A Short Guide To Commodities Investing

January 24, 2015

UCEndowmentUsesPassiveAvtiveBlendInvestors have traditionally turned to commodities because of their diversification effects and as protection against inflation. Often considered to be real assets, commodities perform very differently from other asset classes over the economic cycle, historically providing low-to-negative correlations with stocks and bonds. In addition, they provide substantial protection during periods of crisis, such as wars and stock market crashes. Commodities have been attractive because they don’t always behave like more traditional assets, but they can come in vehicles—such as futures—that don’t look much like those used to access traditional assets. So how should an investor approach commodity investing?

Lately, commodity returns have disappointed, with asset prices sagging this summer and inflation remaining below the Federal Open Market Committee’s 2 percent target. In addition, they dropped sharply during the worst of the global financial crisis. But over the longer term, the Merrill Lynch Commodity Index has outperformed inflation, global equity and hedge fund benchmarks from the end of 1997 through June 2014, as can be seen in Figure 1.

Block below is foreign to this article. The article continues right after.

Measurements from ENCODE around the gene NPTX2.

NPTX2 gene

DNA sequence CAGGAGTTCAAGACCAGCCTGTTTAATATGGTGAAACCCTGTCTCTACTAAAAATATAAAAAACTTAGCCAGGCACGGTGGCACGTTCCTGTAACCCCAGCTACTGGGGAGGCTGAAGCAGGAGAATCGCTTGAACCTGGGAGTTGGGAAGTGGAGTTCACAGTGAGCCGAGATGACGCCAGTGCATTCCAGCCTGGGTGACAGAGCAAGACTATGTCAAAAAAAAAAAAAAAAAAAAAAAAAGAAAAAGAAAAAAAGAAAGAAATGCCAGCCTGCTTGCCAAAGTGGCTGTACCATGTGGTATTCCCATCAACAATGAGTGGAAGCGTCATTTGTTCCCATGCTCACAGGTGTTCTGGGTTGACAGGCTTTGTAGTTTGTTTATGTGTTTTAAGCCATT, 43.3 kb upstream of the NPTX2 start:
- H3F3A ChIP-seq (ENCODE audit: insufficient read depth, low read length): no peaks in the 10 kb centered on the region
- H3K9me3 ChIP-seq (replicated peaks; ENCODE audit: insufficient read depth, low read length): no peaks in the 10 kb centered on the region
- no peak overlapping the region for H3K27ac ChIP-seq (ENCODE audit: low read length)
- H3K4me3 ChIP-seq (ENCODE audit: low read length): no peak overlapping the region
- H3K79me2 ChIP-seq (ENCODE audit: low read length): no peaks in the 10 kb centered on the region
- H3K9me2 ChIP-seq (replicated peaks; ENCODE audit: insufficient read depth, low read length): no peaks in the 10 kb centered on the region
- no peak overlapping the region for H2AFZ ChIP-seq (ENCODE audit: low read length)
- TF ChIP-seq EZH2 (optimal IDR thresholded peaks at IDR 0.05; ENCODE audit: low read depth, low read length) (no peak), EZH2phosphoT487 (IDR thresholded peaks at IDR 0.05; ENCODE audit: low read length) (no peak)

A Good Diversifier
Commodities’ long-term benefits are well-documented: In an award-winning paper, Claude Erb and Campbell Harvey found that commodity futures that periodically rebalance can offer similar expected returns and historical Sharpe ratios as equities, in their view based largely on the diversification effect of combining individual commodity futures in a single broad index. The paper, which was published in the Financial Analysts Journal,1 also found substantial support for the inflation protection capabilities of certain commodity futures, e.g., heating oil, copper and cattle.

Commodities’ diversification effect is apparent in the last 15 years, producing low correlations with other asset classes—only 0.44 to equities and 0.17 to sovereign bonds from January 1999 to July 2014, as can be seen in Figure 2. Relative to a classic 60/40 portfolio of U.S. stocks and bonds, commodities has only a 0.3 correlation—slightly higher than the 0.2 correlation of inflation-protected bonds, but lower than the 0.6 correlation of U.S. real estate to the balanced portfolio.